The farmer may achieve a more favorable outcome if assigned the property rights, but the Coase Theorem aims to address the notion of efficiency. In an efficient market, no party can be made better off without another being made worse off.


A couple of reference for further reading on the subject.

"...if a product polluted the air, victims could sue the product maker, who in turn would pass the costs of restitution onto the consumer. Higher prices would discourage use and decrease pollution..." http://www.ruwart.com/environ2.lpn.wpd.html

The only reference I know of in modern time where property rights were actually used was in Canada. Look up Terence Corcoran and clean water. He produced a documentary how Canada's waters have become polluted after property rights were abolished in 1955.

This is a good reference on the history of environmental policy. In an interesting section here, the book states how property rights in the US were purposely weakened to allow for pollution. https://books.google.com/books?id=ZqRjI6JcgrMC&lpg=PA127&pg=...


> Free markets when supported by strong property rights can have strong protections to prevent harm or pollution

Only in limited circumstances. The problem with the property rights approach is that for much pollution there is no way to figure out who was responsible for releasing it.


I think some of this is related to a certain FDA schizophrenia. My take it that at some point it was decided that it was more efficient / cheaper / better for the FDA to act as a gatekeeper for the public.

I.e A very effectiveness initial scrutiny process for the FDA to say "This is safe, you can sell it to the public" (for drugs at least, and food-related chemicals; I'm admittedly unfamiliar with the tox standards applied to commercial or industrial chemicals) but little done for subsequent discoveries.

Maybe part of that is confirmation bias. "But we ran this chemical through our initial process and it tested as safe. How could it not be safe?"


>> A drug which killed 50k people

The one I saw said it raised the death rate in the US by 100k per year for 5 years, after which there was an equal drop in the death rate. The rise was also in the age range of people most likely to take it.


The problem with pollution is that both emissions and harm can be extremely diffuse. If ten million vehicles are polluting the air breathed by twenty million peoples, who is supposed to sue whom? I can't very well sue every car driver in my area for one penny each.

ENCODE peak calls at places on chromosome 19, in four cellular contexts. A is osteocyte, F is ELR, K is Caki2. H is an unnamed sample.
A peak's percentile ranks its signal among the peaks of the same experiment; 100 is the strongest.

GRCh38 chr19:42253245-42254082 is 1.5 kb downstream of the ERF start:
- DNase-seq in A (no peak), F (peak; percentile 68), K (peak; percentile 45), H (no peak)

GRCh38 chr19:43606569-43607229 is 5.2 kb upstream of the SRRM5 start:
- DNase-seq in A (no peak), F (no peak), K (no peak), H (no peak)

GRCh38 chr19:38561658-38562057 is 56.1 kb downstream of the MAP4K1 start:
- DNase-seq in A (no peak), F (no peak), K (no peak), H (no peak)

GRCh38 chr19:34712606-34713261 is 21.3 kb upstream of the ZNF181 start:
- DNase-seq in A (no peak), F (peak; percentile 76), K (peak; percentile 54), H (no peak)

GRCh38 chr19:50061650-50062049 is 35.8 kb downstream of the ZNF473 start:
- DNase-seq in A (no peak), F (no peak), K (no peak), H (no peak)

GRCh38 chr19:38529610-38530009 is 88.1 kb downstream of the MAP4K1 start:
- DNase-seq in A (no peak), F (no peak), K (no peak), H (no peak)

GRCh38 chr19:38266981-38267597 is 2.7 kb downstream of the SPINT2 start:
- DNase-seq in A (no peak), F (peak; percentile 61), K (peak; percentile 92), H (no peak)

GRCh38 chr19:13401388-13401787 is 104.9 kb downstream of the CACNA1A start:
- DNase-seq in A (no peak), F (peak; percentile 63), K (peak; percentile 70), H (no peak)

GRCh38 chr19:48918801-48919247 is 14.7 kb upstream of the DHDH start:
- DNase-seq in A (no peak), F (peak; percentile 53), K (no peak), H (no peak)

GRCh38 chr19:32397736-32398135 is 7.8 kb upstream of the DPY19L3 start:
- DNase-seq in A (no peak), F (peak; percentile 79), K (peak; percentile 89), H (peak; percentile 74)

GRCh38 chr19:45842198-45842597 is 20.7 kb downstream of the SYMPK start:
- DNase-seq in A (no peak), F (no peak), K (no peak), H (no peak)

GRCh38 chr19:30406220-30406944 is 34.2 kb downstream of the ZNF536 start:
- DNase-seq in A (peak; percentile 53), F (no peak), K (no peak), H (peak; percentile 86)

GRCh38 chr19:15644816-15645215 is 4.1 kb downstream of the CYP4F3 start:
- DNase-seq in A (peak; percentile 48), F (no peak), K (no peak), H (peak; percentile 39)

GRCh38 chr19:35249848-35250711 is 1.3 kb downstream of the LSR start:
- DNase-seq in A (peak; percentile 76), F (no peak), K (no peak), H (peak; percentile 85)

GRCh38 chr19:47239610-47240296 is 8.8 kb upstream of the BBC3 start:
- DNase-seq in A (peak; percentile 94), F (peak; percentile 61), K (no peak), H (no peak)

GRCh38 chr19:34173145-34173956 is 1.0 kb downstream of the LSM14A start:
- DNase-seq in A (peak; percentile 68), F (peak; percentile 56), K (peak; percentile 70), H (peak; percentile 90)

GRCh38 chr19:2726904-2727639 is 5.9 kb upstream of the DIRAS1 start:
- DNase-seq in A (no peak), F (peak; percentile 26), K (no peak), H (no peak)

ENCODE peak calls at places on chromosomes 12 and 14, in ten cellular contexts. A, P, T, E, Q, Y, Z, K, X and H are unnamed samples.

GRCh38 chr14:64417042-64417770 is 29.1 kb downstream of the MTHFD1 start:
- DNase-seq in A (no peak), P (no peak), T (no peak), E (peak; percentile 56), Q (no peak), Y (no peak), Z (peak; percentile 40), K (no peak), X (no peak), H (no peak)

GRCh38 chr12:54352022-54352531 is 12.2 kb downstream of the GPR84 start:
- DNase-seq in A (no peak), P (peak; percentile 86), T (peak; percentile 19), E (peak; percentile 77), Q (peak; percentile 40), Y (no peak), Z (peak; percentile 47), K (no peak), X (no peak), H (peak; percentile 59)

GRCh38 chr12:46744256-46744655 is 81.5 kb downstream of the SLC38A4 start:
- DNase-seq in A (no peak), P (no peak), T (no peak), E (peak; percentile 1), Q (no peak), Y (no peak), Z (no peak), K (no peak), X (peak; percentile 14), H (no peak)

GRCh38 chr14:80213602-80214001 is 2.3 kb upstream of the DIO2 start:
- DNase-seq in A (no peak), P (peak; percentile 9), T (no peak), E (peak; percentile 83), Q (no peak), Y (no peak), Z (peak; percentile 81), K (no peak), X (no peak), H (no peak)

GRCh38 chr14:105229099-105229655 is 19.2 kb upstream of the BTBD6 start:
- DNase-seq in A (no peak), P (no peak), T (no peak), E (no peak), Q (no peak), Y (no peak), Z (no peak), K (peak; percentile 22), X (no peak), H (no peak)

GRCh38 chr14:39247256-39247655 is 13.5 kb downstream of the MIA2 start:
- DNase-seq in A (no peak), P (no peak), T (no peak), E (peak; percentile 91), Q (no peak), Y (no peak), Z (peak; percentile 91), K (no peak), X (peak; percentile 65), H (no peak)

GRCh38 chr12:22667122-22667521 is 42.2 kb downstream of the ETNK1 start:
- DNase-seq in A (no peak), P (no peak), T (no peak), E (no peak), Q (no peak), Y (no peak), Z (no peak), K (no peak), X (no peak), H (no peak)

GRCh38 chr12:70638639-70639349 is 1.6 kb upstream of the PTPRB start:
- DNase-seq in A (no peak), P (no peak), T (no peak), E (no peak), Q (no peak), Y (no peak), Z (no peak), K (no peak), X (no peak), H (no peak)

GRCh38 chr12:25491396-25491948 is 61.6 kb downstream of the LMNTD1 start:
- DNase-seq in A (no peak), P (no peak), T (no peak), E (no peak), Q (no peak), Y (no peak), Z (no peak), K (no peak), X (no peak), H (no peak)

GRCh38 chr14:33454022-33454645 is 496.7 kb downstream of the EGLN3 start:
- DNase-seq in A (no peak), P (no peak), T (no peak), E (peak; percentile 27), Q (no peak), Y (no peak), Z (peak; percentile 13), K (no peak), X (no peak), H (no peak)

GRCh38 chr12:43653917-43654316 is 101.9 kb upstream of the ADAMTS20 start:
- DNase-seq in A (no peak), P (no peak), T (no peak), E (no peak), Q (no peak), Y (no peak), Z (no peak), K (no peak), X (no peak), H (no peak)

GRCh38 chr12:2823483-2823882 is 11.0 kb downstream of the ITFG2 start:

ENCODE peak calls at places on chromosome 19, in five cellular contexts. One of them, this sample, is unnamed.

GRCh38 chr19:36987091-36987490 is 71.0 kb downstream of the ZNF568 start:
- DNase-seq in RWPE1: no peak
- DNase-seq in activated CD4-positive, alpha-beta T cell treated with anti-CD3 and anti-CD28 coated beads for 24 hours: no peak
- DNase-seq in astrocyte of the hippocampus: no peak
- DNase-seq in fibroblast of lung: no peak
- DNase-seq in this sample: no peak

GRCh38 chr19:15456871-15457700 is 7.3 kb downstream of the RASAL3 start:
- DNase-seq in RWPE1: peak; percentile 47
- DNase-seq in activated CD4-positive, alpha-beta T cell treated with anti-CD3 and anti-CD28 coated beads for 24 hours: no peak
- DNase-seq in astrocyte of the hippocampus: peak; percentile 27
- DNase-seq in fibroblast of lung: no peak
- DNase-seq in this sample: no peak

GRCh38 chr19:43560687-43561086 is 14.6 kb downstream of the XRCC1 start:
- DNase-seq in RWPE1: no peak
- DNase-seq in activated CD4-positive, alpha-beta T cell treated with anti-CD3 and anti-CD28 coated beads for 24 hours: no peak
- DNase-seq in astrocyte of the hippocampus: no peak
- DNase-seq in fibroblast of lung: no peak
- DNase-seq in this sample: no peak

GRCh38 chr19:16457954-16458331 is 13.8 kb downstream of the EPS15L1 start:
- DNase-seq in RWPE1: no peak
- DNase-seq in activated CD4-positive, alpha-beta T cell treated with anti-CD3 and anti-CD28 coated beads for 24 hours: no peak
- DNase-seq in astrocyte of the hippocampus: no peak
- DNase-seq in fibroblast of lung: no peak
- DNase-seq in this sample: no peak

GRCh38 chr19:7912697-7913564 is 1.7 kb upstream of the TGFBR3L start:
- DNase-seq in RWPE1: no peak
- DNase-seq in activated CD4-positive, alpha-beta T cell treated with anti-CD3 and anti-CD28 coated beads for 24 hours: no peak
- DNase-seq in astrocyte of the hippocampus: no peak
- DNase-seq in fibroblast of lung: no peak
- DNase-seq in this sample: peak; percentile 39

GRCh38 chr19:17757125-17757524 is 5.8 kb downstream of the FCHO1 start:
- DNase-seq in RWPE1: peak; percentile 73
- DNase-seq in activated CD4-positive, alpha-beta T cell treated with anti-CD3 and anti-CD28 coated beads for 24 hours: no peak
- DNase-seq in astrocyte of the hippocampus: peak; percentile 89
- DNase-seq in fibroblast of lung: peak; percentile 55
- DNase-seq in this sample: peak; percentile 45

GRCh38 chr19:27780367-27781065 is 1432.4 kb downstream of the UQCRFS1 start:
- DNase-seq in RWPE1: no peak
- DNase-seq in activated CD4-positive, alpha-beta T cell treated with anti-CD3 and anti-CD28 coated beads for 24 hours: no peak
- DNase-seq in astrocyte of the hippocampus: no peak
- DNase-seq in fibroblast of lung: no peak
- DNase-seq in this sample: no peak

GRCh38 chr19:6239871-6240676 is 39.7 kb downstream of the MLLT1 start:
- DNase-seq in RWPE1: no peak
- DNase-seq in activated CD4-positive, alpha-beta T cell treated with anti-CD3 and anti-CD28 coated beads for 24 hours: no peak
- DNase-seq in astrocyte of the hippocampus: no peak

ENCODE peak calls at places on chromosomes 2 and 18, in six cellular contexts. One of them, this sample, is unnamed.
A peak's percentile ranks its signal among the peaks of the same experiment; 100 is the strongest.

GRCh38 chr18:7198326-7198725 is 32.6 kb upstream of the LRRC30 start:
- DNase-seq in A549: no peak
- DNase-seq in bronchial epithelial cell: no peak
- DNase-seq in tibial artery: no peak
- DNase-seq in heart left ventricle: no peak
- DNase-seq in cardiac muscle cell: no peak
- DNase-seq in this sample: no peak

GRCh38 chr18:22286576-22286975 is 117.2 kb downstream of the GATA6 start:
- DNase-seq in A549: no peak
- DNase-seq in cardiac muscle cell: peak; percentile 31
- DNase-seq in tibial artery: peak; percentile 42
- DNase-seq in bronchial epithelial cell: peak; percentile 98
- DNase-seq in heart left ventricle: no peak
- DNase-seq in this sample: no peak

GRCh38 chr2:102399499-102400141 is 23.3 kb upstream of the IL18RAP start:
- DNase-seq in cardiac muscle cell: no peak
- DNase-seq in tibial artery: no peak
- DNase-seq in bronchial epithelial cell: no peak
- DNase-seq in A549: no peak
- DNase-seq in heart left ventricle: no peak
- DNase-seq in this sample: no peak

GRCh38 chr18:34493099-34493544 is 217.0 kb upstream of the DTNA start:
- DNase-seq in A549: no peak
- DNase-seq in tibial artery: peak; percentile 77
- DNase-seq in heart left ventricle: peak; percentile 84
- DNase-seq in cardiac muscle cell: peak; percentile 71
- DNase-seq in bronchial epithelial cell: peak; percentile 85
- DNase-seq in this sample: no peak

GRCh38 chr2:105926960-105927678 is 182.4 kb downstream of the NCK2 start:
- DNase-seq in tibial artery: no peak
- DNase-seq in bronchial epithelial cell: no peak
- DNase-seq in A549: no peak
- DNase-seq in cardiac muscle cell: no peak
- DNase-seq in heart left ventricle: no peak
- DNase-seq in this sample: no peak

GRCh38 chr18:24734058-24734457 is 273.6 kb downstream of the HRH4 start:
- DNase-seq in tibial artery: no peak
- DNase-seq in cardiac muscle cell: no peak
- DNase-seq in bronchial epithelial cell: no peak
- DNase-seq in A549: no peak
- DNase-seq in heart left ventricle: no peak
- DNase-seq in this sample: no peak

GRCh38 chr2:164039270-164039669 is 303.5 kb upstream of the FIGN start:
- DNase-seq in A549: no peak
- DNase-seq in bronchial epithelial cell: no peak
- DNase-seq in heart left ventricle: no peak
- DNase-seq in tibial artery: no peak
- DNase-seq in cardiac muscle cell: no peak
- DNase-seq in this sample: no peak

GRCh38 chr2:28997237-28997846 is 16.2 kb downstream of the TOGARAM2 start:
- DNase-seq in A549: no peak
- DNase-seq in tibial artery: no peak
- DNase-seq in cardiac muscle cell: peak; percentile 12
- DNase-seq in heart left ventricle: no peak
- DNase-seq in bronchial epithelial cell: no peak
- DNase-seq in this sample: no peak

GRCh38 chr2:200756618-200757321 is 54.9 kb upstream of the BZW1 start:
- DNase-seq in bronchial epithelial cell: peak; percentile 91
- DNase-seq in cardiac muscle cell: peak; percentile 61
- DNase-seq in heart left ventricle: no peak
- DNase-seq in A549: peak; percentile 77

> Free markets when supported by strong property rights can have strong protections to prevent harm or pollution.

This seems to imply that such markets aren't actually "free" since they're regulated via the enforcement of property rights.


I'm fascinated by this idea of "free markets". Please, can you provide a real world example?


Chemistry is far from being a free market. There are tons of regulations before you can produce anything in developed countries. The issue is rather that fines are too small and regulators can be easily bribed. You need an independent justice system more than anything else.


> This is what's so scary about the free market and our current chemical regulations of innocent until proved guilty.

I get your point, but the situation is not much better in non-free markets as well. Regulators have a price for which they can be captured.


The solution IMHO to have a climate of non-corruption (US) generally combined with enough pay already for regulators to not be easily swayed, and hopefully hire people who have different motivators than money in life, and actually jail for real people who violate this (too many abuses, particularly on Wall Street, go by without the true punishment it deserves).

Despite existing corruption, I do believe the FDA is less corrupt than it is corrupt, and for the most part they do have the public good as their primary interest.

My free market comment was more about this theory of self-regulation and trust. Clearly that gets violated time and time again, and here is yet another case to the point of knowingly harming their own employees for decades!

The bigger issue is this non-regulatory environment for so many chemicals. Innocent until proven guilty, especially for thousands of drugs already popular when regulations were enacted (in the 60s?), is just irresponsible. The list of drugs in the blood of the entire pollution just keeps growing... How long before we realize the permanent harm potential?


It is worse. Look at the Soviet Union or China.


You are correct, but "regulatory capture" refers to a different form of corruption than what you are talking about.


[deleted]



Sorry, I deleted my post when I re-read the story. Still, it's not clear that the levels in the products were enough to have harmful effects, the problem was really the lack of care handling it in the plant, and the unsafe disposal.